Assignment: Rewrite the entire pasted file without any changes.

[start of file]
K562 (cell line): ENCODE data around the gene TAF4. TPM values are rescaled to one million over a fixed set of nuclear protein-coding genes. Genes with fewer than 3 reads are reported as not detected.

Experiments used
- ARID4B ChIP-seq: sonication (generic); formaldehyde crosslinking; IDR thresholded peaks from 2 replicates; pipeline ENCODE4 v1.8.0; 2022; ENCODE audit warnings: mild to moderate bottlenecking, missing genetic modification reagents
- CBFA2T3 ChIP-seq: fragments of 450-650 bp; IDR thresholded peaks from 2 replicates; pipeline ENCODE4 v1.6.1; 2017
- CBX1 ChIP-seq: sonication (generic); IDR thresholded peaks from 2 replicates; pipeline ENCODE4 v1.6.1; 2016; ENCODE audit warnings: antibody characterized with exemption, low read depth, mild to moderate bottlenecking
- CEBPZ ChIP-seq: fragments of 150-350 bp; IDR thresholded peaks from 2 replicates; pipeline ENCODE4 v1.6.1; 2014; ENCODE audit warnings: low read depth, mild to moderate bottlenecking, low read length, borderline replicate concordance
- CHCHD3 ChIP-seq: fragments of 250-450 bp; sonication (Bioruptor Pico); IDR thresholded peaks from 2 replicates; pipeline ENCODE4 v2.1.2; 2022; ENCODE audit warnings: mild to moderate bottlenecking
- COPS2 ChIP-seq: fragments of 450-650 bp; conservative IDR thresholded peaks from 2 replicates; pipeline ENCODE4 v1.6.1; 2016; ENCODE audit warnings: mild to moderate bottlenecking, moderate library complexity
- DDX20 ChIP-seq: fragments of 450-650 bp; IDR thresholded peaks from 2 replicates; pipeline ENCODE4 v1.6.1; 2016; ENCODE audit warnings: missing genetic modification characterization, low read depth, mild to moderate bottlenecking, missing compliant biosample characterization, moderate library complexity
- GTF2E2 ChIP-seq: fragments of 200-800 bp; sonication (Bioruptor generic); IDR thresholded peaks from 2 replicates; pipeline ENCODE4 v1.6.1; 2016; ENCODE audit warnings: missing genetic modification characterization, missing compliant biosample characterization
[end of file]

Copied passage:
K562 (cell line): ENCODE data around the gene TAF4. TPM values are rescaled to one million over a fixed set of nuclear protein-coding genes. Genes with fewer than 3 reads are reported as not detected.

Experiments used
- ARID4B ChIP-seq: sonication (generic); formaldehyde crosslinking; IDR thresholded peaks from 2 replicates; pipeline ENCODE4 v1.8.0; 2022; ENCODE audit warnings: mild to moderate bottlenecking, missing genetic modification reagents
- CBFA2T3 ChIP-seq: fragments of 450-650 bp; IDR thresholded peaks from 2 replicates; pipeline ENCODE4 v1.6.1; 2017
- CBX1 ChIP-seq: sonication (generic); IDR thresholded peaks from 2 replicates; pipeline ENCODE4 v1.6.1; 2016; ENCODE audit warnings: antibody characterized with exemption, low read depth, mild to moderate bottlenecking
- CEBPZ ChIP-seq: fragments of 150-350 bp; IDR thresholded peaks from 2 replicates; pipeline ENCODE4 v1.6.1; 2014; ENCODE audit warnings: low read depth, mild to moderate bottlenecking, low read length, borderline replicate concordance
- CHCHD3 ChIP-seq: fragments of 250-450 bp; sonication (Bioruptor Pico); IDR thresholded peaks from 2 replicates; pipeline ENCODE4 v2.1.2; 2022; ENCODE audit warnings: mild to moderate bottlenecking
- COPS2 ChIP-seq: fragments of 450-650 bp; conservative IDR thresholded peaks from 2 replicates; pipeline ENCODE4 v1.6.1; 2016; ENCODE audit warnings: mild to moderate bottlenecking, moderate library complexity
- DDX20 ChIP-seq: fragments of 450-650 bp; IDR thresholded peaks from 2 replicates; pipeline ENCODE4 v1.6.1; 2016; ENCODE audit warnings: missing genetic modification characterization, low read depth, mild to moderate bottlenecking, missing compliant biosample characterization, moderate library complexity
- GTF2E2 ChIP-seq: fragments of 200-800 bp; sonication (Bioruptor generic); IDR thresholded peaks from 2 replicates; pipeline ENCODE4 v1.6.1; 2016; ENCODE audit warnings: missing genetic modification characterization, missing compliant biosample characterization